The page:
Sambucol must be taken within 48 hours of your first symptoms in order for it to have an effect — and the sooner the better. Consequently, when I first read the email from Dynamed over a year ago, I decided to buy a bottle to have on hand — just in case. It was not cheap compared to some cold syrups — $12.99 — although I was able to find it on sale for around $10.00. I would have paid the higher price anyway, as it’s still less expensive than a visit to my doctor. (It should be noted that although Sambucol provides immune system support, there is no evidence to date that it works to actually prevent the flu; it just lessens the symptoms and allows for a quicker recovery once you think you have it).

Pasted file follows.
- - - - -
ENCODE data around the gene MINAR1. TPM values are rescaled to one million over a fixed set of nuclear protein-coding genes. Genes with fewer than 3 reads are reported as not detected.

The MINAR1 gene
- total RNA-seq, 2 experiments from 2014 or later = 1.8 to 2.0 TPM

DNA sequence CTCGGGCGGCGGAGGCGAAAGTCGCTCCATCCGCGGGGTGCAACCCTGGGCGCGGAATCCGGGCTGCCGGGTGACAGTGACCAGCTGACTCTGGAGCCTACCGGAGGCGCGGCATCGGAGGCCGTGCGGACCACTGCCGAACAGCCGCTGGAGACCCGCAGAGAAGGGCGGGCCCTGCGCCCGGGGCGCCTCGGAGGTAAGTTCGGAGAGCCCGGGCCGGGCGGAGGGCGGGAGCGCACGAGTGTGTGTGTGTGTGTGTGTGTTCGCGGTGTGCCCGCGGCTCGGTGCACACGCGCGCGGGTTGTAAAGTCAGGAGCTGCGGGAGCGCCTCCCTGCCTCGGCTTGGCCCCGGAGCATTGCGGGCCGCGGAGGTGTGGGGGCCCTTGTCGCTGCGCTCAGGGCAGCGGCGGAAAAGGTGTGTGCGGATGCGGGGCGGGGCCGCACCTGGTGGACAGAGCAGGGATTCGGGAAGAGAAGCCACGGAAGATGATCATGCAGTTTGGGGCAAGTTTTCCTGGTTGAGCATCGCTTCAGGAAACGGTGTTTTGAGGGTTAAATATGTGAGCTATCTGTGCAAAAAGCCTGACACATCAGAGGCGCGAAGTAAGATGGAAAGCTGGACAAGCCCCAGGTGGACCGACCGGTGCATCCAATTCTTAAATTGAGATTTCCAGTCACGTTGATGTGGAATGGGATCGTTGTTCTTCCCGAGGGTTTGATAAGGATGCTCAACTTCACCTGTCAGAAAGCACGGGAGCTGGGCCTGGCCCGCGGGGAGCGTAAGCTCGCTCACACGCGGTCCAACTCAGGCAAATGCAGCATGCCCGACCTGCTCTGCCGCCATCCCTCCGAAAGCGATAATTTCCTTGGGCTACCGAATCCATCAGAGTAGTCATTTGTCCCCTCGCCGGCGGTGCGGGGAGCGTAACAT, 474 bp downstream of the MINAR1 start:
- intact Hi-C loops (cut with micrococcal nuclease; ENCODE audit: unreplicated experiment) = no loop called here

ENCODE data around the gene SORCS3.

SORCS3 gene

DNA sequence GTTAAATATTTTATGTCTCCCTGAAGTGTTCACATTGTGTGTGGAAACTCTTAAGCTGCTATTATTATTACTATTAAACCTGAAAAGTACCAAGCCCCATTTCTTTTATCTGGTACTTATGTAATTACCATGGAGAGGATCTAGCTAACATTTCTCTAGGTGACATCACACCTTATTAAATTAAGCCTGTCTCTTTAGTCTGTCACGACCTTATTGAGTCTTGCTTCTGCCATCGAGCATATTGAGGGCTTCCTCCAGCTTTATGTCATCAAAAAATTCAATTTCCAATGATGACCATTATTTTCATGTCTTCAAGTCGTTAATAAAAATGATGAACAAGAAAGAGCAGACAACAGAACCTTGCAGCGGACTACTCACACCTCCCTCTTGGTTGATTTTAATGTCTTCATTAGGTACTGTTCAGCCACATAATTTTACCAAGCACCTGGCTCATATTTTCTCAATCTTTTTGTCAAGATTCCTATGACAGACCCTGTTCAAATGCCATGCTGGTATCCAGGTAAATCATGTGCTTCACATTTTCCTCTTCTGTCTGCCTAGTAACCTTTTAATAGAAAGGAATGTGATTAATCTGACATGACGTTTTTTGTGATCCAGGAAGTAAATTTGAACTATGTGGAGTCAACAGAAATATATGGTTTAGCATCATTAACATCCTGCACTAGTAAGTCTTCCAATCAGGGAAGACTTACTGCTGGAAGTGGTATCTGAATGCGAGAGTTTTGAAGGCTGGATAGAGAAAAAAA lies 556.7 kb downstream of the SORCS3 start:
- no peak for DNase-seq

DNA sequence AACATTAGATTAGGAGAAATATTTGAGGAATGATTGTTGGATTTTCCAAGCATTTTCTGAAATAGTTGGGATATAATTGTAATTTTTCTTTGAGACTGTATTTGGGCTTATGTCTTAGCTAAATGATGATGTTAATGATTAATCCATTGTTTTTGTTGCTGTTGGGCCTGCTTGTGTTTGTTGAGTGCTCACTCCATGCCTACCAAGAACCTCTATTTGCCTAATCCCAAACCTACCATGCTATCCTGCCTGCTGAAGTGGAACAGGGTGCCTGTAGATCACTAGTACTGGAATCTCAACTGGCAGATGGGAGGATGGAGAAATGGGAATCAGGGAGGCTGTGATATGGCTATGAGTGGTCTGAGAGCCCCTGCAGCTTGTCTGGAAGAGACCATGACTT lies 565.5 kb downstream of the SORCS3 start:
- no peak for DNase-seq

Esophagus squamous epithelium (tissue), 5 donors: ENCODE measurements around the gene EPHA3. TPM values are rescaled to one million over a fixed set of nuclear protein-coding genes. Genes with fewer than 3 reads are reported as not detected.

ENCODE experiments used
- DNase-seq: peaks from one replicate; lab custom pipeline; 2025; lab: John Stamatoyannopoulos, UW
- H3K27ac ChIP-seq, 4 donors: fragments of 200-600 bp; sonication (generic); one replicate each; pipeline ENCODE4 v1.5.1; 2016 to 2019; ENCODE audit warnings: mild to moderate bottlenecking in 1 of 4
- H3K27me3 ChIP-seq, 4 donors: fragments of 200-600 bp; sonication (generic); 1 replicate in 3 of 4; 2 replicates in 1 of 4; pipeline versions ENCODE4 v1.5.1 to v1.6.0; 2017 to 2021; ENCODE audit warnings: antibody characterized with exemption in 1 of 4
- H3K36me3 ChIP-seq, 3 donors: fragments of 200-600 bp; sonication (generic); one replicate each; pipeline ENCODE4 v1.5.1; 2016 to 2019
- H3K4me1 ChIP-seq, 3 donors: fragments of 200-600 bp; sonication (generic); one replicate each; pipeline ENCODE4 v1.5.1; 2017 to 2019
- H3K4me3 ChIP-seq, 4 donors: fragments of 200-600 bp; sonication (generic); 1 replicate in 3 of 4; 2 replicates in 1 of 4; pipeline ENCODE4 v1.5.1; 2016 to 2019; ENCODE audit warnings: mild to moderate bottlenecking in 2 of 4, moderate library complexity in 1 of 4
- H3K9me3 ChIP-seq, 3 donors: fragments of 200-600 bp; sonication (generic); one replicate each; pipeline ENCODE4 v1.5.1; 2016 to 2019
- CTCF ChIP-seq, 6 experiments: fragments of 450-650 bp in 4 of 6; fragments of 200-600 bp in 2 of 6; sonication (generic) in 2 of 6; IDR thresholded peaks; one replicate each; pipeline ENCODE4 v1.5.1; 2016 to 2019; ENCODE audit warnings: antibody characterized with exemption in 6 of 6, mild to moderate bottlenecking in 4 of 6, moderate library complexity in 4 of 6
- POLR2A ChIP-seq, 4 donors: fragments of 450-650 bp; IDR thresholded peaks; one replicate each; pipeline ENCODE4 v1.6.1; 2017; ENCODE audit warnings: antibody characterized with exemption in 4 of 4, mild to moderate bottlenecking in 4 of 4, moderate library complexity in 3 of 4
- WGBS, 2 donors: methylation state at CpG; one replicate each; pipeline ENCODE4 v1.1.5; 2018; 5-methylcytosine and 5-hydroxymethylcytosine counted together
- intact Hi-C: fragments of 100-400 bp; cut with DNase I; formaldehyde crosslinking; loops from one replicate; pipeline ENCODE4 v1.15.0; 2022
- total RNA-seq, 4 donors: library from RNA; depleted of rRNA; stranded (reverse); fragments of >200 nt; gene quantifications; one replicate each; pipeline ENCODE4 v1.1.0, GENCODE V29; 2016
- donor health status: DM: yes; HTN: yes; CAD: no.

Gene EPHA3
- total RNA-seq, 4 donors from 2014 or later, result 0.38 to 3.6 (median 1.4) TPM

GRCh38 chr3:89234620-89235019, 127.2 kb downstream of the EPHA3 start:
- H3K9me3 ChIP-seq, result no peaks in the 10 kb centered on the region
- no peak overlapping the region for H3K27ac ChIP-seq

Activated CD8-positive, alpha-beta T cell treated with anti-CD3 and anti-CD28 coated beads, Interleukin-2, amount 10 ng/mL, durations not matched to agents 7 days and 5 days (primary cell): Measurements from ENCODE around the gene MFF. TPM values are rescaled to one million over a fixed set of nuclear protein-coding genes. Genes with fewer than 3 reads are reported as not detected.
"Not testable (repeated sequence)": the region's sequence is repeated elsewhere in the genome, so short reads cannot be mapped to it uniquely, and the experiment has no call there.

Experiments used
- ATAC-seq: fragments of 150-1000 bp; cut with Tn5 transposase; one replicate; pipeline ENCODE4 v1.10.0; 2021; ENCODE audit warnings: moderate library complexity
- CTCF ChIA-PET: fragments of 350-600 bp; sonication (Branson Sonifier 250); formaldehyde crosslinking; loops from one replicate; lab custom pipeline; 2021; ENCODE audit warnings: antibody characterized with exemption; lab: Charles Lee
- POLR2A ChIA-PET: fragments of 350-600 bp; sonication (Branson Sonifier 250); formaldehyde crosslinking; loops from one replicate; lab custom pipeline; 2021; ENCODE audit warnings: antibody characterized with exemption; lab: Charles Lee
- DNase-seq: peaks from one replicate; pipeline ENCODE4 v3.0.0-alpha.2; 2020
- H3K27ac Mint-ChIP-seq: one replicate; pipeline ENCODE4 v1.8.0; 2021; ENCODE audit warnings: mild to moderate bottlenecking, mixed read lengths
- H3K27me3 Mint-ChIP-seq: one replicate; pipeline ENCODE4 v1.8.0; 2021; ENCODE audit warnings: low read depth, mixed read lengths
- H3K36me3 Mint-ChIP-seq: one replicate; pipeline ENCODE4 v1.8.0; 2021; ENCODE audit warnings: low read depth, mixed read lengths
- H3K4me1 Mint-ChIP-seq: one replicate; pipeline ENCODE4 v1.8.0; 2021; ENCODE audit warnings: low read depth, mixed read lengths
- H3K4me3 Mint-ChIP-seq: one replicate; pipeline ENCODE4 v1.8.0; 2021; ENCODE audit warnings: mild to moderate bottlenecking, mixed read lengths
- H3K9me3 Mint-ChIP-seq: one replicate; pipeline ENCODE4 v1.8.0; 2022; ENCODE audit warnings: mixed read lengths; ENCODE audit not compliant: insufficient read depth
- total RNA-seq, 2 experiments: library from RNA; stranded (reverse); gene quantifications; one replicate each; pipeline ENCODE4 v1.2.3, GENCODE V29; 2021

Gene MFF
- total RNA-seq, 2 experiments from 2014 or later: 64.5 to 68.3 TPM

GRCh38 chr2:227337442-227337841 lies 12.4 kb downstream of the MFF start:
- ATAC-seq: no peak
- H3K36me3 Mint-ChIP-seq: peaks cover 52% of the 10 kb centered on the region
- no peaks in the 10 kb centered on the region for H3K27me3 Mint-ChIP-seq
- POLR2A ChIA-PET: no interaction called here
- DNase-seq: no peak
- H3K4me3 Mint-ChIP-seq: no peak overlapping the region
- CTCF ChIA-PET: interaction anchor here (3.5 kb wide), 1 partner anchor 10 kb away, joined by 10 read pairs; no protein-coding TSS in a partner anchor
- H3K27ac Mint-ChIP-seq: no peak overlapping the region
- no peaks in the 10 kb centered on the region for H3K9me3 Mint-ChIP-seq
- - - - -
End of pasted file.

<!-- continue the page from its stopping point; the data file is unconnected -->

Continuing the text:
Late on a recent Friday evening, I started to develop the unmistakable signs of a cold coming on. I guess it wasn’t too surprising since a number of people I work with had really severe colds and even my hair stylist (who I had just visited two days earlier) had one. Although Sambucol is indicated for flu, not colds, I remembered the bottle I had on hand. I figured any immune support would be welcome and decided to give it my first test. Even though my bottle had been purchased over a year earlier, I was relieved to see that it apparently had a very long shelf life and was not due to expire for another 11 months. So about 2 hours after the onset of my symptoms, I took my first dose (2 teaspoons). I was pleasantly surprised that my symptoms (mainly a runny nose) seemed to disappear within about 10 minutes. I had a good night’s sleep.